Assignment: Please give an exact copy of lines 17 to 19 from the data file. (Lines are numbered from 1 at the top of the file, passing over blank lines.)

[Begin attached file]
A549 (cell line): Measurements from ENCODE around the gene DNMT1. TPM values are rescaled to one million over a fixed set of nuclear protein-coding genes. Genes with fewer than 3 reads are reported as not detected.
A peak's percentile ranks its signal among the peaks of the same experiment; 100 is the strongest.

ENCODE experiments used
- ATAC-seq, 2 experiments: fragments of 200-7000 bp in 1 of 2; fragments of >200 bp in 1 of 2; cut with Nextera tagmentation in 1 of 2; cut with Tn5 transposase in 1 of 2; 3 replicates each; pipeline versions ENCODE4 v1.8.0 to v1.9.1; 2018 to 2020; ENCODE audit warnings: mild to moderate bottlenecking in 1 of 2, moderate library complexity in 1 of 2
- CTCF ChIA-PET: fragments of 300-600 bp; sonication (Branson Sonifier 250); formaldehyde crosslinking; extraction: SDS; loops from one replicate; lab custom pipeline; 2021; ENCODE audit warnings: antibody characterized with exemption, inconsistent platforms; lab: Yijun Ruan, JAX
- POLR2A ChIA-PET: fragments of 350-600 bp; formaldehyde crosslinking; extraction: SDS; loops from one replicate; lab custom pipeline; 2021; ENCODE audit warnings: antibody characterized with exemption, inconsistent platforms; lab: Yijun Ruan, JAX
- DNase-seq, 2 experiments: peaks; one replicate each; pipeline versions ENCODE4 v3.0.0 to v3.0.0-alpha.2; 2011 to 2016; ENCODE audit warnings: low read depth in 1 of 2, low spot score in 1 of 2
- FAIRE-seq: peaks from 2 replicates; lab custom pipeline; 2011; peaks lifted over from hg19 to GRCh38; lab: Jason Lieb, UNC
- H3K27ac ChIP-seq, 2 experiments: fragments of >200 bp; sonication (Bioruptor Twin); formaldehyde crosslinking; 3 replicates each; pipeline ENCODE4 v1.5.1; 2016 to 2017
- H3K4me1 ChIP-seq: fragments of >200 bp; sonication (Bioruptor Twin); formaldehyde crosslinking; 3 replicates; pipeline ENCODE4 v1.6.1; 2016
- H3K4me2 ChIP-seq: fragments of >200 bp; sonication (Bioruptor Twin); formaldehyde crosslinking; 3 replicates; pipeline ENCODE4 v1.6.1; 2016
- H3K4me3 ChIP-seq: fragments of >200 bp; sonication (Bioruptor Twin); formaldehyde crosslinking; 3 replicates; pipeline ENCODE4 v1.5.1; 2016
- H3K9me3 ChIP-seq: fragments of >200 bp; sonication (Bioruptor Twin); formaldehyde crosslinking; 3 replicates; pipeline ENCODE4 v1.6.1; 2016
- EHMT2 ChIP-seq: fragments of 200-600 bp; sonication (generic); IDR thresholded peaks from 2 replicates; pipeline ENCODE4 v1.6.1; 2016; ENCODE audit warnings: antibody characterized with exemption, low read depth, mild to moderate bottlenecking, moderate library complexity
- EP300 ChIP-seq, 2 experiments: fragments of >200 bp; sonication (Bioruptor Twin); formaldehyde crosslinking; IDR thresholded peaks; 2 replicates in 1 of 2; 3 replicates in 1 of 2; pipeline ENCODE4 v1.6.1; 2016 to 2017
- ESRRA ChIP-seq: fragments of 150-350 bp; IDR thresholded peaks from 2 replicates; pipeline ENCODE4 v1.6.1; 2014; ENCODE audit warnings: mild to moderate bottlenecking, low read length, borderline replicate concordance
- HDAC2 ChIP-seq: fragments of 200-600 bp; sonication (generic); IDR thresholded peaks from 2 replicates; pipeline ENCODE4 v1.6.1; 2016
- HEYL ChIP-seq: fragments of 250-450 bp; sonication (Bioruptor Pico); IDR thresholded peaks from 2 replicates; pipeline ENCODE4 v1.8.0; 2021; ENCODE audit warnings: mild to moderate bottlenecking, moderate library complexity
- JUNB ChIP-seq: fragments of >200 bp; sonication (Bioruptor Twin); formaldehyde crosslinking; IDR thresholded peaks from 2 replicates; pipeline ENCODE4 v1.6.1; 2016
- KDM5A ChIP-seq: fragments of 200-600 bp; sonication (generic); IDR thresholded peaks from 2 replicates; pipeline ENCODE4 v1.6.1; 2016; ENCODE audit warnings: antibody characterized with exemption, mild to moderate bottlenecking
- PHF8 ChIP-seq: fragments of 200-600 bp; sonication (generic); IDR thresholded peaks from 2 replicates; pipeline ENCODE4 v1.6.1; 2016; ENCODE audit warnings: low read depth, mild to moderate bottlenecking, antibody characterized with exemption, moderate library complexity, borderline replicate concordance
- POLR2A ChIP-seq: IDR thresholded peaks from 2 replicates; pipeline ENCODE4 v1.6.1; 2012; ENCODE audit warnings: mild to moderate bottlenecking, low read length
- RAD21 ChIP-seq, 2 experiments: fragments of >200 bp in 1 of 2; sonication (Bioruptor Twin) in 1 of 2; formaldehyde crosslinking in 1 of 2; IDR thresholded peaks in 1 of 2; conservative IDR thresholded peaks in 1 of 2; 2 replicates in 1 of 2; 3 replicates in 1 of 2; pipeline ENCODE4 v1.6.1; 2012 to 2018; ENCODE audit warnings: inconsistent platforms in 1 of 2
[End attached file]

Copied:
- HDAC2 ChIP-seq: fragments of 200-600 bp; sonication (generic); IDR thresholded peaks from 2 replicates; pipeline ENCODE4 v1.6.1; 2016
- HEYL ChIP-seq: fragments of 250-450 bp; sonication (Bioruptor Pico); IDR thresholded peaks from 2 replicates; pipeline ENCODE4 v1.8.0; 2021; ENCODE audit warnings: mild to moderate bottlenecking, moderate library complexity
- JUNB ChIP-seq: fragments of >200 bp; sonication (Bioruptor Twin); formaldehyde crosslinking; IDR thresholded peaks from 2 replicates; pipeline ENCODE4 v1.6.1; 2016